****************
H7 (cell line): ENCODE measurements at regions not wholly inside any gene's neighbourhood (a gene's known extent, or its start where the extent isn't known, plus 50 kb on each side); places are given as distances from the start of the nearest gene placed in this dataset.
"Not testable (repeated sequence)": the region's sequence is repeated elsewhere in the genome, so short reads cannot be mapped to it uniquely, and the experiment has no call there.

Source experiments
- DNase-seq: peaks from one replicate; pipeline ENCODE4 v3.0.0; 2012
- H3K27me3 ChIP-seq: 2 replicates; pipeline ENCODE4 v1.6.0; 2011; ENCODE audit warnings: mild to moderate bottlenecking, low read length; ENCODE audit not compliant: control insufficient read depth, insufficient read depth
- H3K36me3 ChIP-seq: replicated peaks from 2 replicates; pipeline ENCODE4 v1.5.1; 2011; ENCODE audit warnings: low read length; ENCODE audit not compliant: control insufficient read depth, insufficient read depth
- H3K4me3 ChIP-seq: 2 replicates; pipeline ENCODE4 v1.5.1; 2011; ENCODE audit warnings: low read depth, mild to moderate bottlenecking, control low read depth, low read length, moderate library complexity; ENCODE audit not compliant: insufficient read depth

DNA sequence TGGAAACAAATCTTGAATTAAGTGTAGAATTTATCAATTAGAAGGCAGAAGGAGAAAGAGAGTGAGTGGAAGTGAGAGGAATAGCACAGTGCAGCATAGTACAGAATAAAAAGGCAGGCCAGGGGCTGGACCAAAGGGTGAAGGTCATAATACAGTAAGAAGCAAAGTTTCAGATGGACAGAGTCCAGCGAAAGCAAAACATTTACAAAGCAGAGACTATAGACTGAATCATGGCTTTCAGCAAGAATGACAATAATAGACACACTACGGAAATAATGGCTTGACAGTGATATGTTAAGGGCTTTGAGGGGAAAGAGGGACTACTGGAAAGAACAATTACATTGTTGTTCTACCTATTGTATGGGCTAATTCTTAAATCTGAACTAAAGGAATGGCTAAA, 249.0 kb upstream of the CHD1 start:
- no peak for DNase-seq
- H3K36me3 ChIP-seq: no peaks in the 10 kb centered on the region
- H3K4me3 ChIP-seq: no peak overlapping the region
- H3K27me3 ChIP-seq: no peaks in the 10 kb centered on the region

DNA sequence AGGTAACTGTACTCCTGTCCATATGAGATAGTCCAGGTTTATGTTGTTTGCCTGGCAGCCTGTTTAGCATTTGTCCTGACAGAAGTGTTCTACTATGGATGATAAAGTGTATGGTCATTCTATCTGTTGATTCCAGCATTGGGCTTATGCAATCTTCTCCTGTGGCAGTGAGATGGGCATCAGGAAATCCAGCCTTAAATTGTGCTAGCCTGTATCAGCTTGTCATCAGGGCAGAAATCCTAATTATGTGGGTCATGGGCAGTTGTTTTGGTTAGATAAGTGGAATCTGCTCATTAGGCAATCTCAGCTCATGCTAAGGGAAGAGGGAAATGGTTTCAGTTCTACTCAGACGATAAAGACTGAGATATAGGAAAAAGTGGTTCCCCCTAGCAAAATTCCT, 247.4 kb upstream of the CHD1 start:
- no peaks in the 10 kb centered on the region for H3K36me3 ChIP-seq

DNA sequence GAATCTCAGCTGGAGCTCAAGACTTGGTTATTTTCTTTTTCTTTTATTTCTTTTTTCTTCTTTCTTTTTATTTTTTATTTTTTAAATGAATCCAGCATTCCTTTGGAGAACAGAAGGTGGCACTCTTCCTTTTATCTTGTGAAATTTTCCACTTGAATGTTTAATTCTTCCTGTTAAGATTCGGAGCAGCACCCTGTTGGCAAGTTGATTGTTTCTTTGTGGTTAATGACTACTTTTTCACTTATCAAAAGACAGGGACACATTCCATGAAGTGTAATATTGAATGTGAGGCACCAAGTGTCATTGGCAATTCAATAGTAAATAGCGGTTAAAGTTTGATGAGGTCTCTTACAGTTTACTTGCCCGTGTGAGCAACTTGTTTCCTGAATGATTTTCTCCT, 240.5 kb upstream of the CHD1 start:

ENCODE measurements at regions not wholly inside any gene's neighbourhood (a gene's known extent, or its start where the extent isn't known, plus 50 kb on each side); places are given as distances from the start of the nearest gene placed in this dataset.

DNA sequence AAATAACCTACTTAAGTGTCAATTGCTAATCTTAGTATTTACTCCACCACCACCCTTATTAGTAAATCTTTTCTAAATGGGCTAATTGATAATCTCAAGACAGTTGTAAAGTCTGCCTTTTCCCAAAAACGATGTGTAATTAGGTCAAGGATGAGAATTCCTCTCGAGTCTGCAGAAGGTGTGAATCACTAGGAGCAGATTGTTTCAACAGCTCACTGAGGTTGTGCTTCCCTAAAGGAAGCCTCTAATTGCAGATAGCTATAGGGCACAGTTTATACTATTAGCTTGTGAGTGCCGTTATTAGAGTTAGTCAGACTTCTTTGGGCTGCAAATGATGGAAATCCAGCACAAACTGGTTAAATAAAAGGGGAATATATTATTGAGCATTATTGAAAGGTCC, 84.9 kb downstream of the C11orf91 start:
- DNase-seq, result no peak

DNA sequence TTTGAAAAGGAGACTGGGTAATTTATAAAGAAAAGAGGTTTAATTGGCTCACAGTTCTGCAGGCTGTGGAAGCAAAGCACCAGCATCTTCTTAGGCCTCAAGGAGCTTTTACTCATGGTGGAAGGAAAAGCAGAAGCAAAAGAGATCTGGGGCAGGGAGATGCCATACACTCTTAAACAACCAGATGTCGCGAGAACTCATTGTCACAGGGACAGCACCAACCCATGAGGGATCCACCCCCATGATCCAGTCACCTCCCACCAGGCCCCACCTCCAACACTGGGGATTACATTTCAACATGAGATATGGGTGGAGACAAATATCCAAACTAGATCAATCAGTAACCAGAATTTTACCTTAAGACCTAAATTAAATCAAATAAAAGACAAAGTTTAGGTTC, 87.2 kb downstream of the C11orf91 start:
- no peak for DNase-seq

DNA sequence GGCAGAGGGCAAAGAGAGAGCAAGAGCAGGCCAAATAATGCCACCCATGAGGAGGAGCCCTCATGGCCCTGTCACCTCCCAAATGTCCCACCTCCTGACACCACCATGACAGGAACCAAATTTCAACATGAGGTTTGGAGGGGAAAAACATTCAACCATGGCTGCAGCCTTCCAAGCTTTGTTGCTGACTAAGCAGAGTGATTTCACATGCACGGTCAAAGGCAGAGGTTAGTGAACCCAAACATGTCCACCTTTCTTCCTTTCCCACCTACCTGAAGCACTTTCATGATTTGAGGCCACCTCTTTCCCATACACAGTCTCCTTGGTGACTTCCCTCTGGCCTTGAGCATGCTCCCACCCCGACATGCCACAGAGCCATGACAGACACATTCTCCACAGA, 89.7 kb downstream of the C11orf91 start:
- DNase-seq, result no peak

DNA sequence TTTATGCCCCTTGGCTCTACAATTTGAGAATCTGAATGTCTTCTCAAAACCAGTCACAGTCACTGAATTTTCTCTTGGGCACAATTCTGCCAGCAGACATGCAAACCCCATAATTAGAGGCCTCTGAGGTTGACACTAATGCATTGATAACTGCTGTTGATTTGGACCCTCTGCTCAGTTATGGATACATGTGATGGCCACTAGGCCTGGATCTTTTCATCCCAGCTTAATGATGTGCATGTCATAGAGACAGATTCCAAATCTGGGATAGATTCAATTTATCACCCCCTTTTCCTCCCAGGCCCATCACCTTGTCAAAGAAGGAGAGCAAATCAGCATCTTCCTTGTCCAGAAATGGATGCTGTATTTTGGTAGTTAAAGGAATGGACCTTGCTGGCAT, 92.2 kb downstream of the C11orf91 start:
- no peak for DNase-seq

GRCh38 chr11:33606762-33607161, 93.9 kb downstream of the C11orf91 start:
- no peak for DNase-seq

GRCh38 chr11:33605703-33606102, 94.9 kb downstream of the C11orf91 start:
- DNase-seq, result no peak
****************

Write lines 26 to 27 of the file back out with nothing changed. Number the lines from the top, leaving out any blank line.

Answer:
- no peak for DNase-seq

GRCh38 chr11:33605703-33606102, 94.9 kb downstream of the C11orf91 start: